I have been programming in C (and C++ when classes were necessary and such) for a long, long time, and I am pretty used to the common gotchas. Every C programmer runs into the equals sign mistake, where something like that below is used:if (status = 3)
which sets the value of status to 3 and then evaluates to TRUE since any non-zero value is TRUE, instead of what was meant, which was if (status == 3)
which simply evaluates to TRUE or FALSE. There are many similar issues, but I ran into one I don't ever remember seeing before, even though it was devilishly easy to create.
In a class, there is a boolean value called IsConnected. In a method within that class, I frequently use the code:if (this->IsConnected)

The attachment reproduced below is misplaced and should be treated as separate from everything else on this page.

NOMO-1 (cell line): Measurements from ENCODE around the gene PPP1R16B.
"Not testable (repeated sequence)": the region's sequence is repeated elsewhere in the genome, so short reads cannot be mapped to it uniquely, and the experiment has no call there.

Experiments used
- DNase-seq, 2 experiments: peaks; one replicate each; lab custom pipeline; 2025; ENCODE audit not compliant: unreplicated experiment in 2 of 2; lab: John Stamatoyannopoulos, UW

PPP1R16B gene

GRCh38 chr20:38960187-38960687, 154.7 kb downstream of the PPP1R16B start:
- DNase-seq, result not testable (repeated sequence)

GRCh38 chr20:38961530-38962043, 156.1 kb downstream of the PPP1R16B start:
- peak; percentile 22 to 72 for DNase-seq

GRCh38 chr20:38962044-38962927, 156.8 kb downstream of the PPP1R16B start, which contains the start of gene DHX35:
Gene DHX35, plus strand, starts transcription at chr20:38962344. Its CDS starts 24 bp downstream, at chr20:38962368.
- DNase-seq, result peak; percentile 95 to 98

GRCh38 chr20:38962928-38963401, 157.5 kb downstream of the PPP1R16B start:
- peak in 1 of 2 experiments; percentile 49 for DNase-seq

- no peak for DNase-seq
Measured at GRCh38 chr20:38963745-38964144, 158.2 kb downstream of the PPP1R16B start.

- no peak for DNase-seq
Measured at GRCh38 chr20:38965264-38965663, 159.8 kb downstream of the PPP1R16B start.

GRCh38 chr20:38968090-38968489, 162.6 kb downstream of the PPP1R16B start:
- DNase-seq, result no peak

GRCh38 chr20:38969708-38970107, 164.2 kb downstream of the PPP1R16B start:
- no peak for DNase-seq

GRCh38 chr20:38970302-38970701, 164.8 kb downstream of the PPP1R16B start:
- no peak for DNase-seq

to test that value, since this
is the class object itself. But in a recent interim version of CoexEdit, I accidentally wrote:if (this-IsConnected)
Now, if this had been any other pointer other than the current class object, such a mistake would likely show up as a syntax error, since there is no IsConnected local variable, but in this case, there is a local value for IsConnected. In fact, it was 0, so the object was not connected, so:if (this->IsConnected)
would evaluate to FALSE. But in this case, the wonderful world of pointer arithmetic in C reached out and bit me. The constructionif (this-IsConnected)
was perfectly valid, and simply subtracted zero from the pointer represented by this
. Of course, this meant that the statement always evaluated to TRUE, since, as I said before, every non-zero value is TRUE. Ouch! Easy to describe, easy to fix, but harder than you would think to figure out since my mind simply saw the construct it expected.
Just in case you think a software developer's life is always easy.
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